Known for its greening initiatives and the Ecoteneo advocacy, the Ateneo de Davao University (AdDU) is one of the pioneering academic institutions in the Philippines on energy efficiency and renewable energy through the use of solar power technology.

Dr. Randell U. Espina, the Dean of the University’s School of Engineering and Architecture, initiated the project in 2011, given the looming power crisis in Mindanao beginning 2011.

Espina stressed that it started as a research based project and has been pushed through to implementation because of the unwavering support of the University President, Fr. Joel E. Tabora, S.J.

Moreover, the solar energy generation project aimed at building the AdDU capacity especially the skills to create, develop and understand the solar energy technology.

Solar power technology


The energy generated from the solar panels complement with the base load power supply received from the Davao Light and Power Company (DLPC), the city’s power distributor.

The university currently houses 842 solar panels. AdDU sustainably generates power through the 48 panels (285 watts per panel) at Finster Hall, 394 panels (385 watts per panel) at the Community Center and 400 panels (300 watts per panel) at the Martinez Sports Complex, Matina campus.

On average, the solar-PVs can generate 285.37 kW of power or 520.00 MWh of energy per year.


The solar-PVs can be operated also on a standalone state wherein AdDU can optimally harvest electricity for its own use. However, for a standalone mode, building rewiring or an energy management system is needed.

Dr. Espina explained that the solar panels were designed as a grid-tied system, where the energy generated by the solar panels can be directly used by all energy consuming devices including lights, air conditioning units, computers, and other appliances.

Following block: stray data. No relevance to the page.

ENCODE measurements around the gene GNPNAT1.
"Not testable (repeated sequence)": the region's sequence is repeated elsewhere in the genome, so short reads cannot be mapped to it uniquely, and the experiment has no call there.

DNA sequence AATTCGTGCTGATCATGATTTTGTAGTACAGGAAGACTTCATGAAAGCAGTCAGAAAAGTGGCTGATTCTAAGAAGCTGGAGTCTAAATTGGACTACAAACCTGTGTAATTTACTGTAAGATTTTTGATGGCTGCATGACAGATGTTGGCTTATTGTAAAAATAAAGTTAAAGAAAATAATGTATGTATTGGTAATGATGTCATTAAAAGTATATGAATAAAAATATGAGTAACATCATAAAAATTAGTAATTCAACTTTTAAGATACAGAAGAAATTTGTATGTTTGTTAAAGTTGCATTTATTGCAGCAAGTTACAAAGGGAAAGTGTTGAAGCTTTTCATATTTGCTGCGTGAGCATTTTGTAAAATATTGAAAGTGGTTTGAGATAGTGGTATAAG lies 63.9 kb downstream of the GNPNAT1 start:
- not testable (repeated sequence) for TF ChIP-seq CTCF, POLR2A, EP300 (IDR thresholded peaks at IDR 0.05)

Ateneo’s solar power system includes an inverter with an anti-islanding functionality. The term “anti-islanding” refers to a feature of a grid-tie inverter that shuts itself off when a power outage occurs.

The anti-islanding design, according to Espina, also served as inverter’s protection as it prevents electrical overload.

Advocacy, sustainability and self-sufficiency

With the full implementation of the solar energy project, carbon dioxide production was reduced. By reducing dependency on the base load power distributed by DLPC, AdDU can avoid 358.57 Metric Tons of carbon dioxide emissions per year.

Solar-PV does not only collect and generate energy, it also saves the environment through the avoidance of the production of carbon dioxide, a greenhouse gas that contributes to global warming.

Aside from advocating for a greener society, the project also seeks to achieve energy sustainability and self-sufficiency.

Espina said the Philippines still imports sources of energy, especially coal, and he wishes one day, “we will no longer need to depend source of electricity from other countries.”


Practical investment

Some believe investing in this kind of technology is expensive but Espina said that the benefits of the solar panels outweigh the cost.